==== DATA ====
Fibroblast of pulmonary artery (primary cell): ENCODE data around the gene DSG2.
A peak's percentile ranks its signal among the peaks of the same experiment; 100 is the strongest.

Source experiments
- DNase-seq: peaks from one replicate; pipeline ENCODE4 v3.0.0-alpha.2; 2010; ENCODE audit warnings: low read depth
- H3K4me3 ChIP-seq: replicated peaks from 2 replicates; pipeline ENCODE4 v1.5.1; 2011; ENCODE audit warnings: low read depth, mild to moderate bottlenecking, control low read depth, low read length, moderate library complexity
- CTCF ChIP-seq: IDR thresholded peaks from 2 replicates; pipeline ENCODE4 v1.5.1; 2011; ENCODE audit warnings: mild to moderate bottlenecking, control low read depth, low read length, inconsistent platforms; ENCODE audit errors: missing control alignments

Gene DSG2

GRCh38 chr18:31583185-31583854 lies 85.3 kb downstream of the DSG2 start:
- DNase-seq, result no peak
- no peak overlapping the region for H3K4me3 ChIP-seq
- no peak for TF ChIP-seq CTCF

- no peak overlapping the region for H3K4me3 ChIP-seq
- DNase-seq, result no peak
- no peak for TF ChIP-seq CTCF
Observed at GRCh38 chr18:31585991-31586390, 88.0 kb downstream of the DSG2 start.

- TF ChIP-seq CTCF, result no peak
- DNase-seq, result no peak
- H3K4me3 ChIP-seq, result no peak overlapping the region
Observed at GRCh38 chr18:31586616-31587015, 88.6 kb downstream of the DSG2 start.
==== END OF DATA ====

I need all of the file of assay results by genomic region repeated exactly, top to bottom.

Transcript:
Fibroblast of pulmonary artery (primary cell): ENCODE data around the gene DSG2.
A peak's percentile ranks its signal among the peaks of the same experiment; 100 is the strongest.

Source experiments
- DNase-seq: peaks from one replicate; pipeline ENCODE4 v3.0.0-alpha.2; 2010; ENCODE audit warnings: low read depth
- H3K4me3 ChIP-seq: replicated peaks from 2 replicates; pipeline ENCODE4 v1.5.1; 2011; ENCODE audit warnings: low read depth, mild to moderate bottlenecking, control low read depth, low read length, moderate library complexity
- CTCF ChIP-seq: IDR thresholded peaks from 2 replicates; pipeline ENCODE4 v1.5.1; 2011; ENCODE audit warnings: mild to moderate bottlenecking, control low read depth, low read length, inconsistent platforms; ENCODE audit errors: missing control alignments

Gene DSG2

GRCh38 chr18:31583185-31583854 lies 85.3 kb downstream of the DSG2 start:
- DNase-seq, result no peak
- no peak overlapping the region for H3K4me3 ChIP-seq
- no peak for TF ChIP-seq CTCF

- no peak overlapping the region for H3K4me3 ChIP-seq
- DNase-seq, result no peak
- no peak for TF ChIP-seq CTCF
Observed at GRCh38 chr18:31585991-31586390, 88.0 kb downstream of the DSG2 start.

- TF ChIP-seq CTCF, result no peak
- DNase-seq, result no peak
- H3K4me3 ChIP-seq, result no peak overlapping the region
Observed at GRCh38 chr18:31586616-31587015, 88.6 kb downstream of the DSG2 start.